Reading interviews with former Crossroads actors it’s easy to see who ruled the roost in this long-running production. One actor talked about the Green Room where all the regulars had their own chairs and in the centre was Nolly’s throne and, if lucky enough, they’d be allowed to touch the hem of her garment. And this eventually proved too much for the executives at ATV who balked at the negative criticism the show always attracted. A school of thought believes that Noele was strategically sacked in an attempt to let the show wither on the vine. Which is exactly what happened. Eventually.
While at primary school in the 60s we had a very affected old music teacher who delivered her last music lesson to us before retirement. ‘Will you ever come back, Mrs Caldwell?’ giggled an old pal of mine as she made her way to the door. Slowly and without breaking stride, looking straight ahead, she replied in the loviest of manners, ‘Some day….some day…’ And lo she was gone.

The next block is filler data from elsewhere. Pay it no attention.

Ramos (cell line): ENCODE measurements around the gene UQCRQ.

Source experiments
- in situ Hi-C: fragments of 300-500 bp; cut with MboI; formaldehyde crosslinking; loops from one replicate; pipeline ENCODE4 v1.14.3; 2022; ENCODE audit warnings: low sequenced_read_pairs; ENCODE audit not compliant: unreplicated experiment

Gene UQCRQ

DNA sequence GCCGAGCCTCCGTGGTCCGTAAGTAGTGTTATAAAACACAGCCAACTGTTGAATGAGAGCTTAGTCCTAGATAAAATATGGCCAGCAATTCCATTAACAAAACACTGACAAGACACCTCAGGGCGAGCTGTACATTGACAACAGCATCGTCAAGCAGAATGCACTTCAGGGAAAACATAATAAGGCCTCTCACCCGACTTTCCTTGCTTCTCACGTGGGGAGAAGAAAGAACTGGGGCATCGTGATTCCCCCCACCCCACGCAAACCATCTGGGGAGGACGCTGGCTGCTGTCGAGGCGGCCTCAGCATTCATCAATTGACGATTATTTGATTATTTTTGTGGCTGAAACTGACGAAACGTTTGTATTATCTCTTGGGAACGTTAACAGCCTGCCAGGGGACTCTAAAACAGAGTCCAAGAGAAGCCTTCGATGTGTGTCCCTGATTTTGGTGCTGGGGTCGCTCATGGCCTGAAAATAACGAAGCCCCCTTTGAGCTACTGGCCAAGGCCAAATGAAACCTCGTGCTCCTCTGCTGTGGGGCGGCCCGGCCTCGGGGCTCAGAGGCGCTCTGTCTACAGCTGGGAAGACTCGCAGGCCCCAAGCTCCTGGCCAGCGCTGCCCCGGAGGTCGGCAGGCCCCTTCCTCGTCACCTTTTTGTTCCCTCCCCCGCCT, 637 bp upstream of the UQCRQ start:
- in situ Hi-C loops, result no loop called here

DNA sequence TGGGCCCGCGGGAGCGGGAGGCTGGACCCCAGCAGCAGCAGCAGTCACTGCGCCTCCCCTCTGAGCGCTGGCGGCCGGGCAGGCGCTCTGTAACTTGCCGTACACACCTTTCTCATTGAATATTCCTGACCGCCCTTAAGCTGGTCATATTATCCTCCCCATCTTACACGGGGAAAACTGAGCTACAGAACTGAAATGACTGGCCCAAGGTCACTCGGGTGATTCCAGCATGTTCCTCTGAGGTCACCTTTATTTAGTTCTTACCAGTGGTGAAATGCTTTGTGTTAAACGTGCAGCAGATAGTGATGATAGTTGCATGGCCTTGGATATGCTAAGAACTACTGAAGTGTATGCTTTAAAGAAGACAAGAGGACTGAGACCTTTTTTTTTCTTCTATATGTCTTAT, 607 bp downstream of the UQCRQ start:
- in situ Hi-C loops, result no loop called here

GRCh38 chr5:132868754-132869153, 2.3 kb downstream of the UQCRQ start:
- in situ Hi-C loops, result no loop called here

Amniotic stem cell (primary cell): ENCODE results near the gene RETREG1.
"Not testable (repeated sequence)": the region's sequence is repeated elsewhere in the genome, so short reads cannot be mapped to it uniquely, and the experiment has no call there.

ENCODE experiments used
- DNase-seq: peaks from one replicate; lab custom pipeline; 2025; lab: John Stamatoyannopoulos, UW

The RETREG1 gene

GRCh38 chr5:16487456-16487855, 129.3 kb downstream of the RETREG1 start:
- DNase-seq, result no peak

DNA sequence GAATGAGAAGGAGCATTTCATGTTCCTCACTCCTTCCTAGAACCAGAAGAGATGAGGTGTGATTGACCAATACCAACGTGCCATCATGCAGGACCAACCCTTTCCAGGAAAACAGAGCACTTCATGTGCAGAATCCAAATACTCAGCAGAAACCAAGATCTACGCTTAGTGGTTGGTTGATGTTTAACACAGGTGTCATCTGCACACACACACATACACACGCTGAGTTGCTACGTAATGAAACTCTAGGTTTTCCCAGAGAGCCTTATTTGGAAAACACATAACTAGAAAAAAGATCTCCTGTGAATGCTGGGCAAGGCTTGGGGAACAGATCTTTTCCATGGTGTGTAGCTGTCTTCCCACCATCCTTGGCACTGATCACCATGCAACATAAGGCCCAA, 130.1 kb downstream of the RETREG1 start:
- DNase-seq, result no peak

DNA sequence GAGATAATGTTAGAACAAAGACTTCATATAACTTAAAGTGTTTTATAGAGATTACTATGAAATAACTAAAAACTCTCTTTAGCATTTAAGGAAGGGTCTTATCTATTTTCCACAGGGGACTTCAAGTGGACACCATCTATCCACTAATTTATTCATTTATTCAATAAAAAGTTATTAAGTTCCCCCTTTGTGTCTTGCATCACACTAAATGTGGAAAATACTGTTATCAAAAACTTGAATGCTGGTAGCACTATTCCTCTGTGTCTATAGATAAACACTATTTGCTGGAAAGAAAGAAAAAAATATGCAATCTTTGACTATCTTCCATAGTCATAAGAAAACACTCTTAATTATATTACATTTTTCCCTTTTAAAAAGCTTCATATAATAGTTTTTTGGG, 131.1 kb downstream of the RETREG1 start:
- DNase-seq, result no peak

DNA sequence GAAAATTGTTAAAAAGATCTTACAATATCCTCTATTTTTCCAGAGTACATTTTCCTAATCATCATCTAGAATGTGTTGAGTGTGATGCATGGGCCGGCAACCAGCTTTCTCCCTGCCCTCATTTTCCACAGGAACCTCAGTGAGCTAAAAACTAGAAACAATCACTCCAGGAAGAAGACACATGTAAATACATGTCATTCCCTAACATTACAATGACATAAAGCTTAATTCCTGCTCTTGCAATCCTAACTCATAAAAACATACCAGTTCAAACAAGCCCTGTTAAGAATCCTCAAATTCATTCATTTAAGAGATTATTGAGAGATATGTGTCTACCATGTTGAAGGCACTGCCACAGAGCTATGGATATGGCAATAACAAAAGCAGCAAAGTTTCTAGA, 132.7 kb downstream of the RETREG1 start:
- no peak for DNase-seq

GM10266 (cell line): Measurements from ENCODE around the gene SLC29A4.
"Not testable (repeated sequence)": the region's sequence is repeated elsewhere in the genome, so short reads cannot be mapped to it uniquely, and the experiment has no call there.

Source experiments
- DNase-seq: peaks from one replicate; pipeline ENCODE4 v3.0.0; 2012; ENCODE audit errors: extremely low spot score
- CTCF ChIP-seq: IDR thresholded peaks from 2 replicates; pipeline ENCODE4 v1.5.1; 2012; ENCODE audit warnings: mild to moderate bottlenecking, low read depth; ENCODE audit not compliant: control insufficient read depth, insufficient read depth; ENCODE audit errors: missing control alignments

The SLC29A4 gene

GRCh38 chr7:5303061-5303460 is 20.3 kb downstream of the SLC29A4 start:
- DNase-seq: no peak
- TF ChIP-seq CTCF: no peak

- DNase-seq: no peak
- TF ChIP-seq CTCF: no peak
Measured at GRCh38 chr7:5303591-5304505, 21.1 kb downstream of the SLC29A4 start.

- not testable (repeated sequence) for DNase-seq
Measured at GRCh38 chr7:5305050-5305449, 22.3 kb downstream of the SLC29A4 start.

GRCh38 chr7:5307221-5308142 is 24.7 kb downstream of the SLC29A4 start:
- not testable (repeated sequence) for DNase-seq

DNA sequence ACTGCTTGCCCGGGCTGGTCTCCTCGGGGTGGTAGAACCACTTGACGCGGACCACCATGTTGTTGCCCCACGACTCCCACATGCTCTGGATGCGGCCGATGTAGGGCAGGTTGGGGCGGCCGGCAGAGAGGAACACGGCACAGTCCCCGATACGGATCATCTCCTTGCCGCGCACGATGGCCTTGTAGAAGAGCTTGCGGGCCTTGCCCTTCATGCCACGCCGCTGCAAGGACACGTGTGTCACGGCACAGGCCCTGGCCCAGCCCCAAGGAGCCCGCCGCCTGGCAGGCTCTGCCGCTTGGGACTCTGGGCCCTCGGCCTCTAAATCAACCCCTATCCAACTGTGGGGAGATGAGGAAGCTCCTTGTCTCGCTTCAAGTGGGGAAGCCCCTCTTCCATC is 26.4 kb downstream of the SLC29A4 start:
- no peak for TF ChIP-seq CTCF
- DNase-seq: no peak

And this is how I envisaged Nolly’s departure from Crossroads although in an altogether less benign way. She quickly did the rounds of lunchtime chat shows (Pebble Mill, Harty, Titchmarsh) bemoaning the brutal manner she was unceremoniously dumped after all she’d done for them and she even released a record of such melodramatic magnitude it literally has to be seen and heard to be believed. Was she going quietly? Was she hell!
The double A-side single she released were the songs ‘Goodbye‘ and ‘After All That Time‘ which she was only too happy to perform, with feeling, in front the soup-slurping lunchtime audience. No reference to her perceived savage treatment at the hands of those bastards at ATV then?